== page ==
Literacy Uses: At Home With Family Learning• NALA Research 2010 - 41 families from 4 areas• More common practices in the home included numeracy (finance), helping children with homework and intergenerational storytelling.• Most popular reading and writing activity was texting• Technology important – not necessarily computers• Inform family learning development• Link to report: http://www.nala.ie/research/ home-literacy-study-family-literacy-practices
Question ? Schools/ ECCE do very well for most children. Yet, we have a significant issue with literacy achievement for children (linked to disadvantage) and with adult literacy and numeracy levels Schools/ECCE can not resolve this issue on their own. Key question is who can schools/ECCE work with, and how, to impact on literacy standards of children, particularly from disadvantaged areas.
What is NALA? Established in 1980. Independent membership based charity. Membership is open to all adults. Funded by the Department of Education and Skills (DES), with projects funded by FÁS, HSE, An Post, EBS and MSD.
NALA’s mission and vision Mission: To be the voice of adult literacy in Ireland and, with our partners, influence policy and practice to support people in developing their literacy. Vision: We want Ireland to be a place where adult literacy is a valued right and where everyone can both develop their literacy and take part more fully in society.
What we do! Advocacy Integrating literacy into public education and training; Flexible learning opportunities Family literacy PIAAC Campaign – National Literacy & Numeracy strategy, An Post TV ads and TV series Practice – Distance Learning Service www.writeon.ie, curriculum, resources. Research – e.g. Policy, Family.PIAAC = Programme for the International Assessment of Adult Competencies
Definition of literacy Literacy involves: listening and speaking, reading, writing, numeracy, and using everyday technology to communicate and handle information. It includes more than the technical skills of communication (reading, writing and maths): it also has personal, social and economic dimensions.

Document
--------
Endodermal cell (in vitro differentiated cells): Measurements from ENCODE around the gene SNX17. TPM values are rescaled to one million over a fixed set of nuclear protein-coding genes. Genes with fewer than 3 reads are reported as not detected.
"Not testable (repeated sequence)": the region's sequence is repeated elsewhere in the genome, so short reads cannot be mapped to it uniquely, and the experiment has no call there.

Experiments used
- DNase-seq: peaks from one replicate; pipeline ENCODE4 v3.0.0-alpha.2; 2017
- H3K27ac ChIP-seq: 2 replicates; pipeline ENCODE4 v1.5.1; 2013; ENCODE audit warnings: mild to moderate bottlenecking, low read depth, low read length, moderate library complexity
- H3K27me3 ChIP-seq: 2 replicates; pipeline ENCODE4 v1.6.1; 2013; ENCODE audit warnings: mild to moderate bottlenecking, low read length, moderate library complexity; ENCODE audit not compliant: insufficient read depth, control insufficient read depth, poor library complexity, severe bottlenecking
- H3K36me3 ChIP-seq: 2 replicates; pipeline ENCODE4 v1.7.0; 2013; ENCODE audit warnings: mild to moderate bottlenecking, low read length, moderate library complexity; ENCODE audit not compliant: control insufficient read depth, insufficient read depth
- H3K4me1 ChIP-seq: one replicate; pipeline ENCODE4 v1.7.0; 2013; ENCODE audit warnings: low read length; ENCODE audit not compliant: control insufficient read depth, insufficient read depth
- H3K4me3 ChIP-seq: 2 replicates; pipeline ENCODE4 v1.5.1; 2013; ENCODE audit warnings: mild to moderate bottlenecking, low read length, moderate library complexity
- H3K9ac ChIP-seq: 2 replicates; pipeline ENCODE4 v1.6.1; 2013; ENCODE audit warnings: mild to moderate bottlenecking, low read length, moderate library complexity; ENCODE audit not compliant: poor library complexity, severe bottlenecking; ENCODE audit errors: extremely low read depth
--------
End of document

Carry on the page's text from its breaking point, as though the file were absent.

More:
Adult literacy tuition in Ireland In 2011, 55,000 Irish adults attended literacy classes through the 33 Vocational Education Committees (VECs) Adult Literacy Services (ALS) nationwide. Every VEC ALS has a family literacy programme. Literacy development happens in other settings and programmes, for example Childcare courses.
NALA’s Distance Learning Service Providing a quality Distance Learning Service for adults to improve literacy and numeracy skills in the privacy of their homes, library or local community setting. Our current service comprises of: TV series since 2000 Freephone tutor support line: 1800 20 20 65 Printed materials and DVDs and CDs Interactive learning website – www.writeon.ie – offering FETAC Level 2 and 3 awards, includes RPL
Is education a silver spoon for all? “Equality of opportunity...requires only the removal of social barriers and silver spoons that prevent people from competing on level terms with those constituted like them.”(Swift, Justice, Luck, and the Family 2005)
Further informationNALA http://facebook.com/nalairelandSandford LodgeSandford CloseRanelaghDublin 6 http://twitter.com/nalairelandTel: (01) 412 7900Website: www.nala.iePlain English website: www.simplyput.ie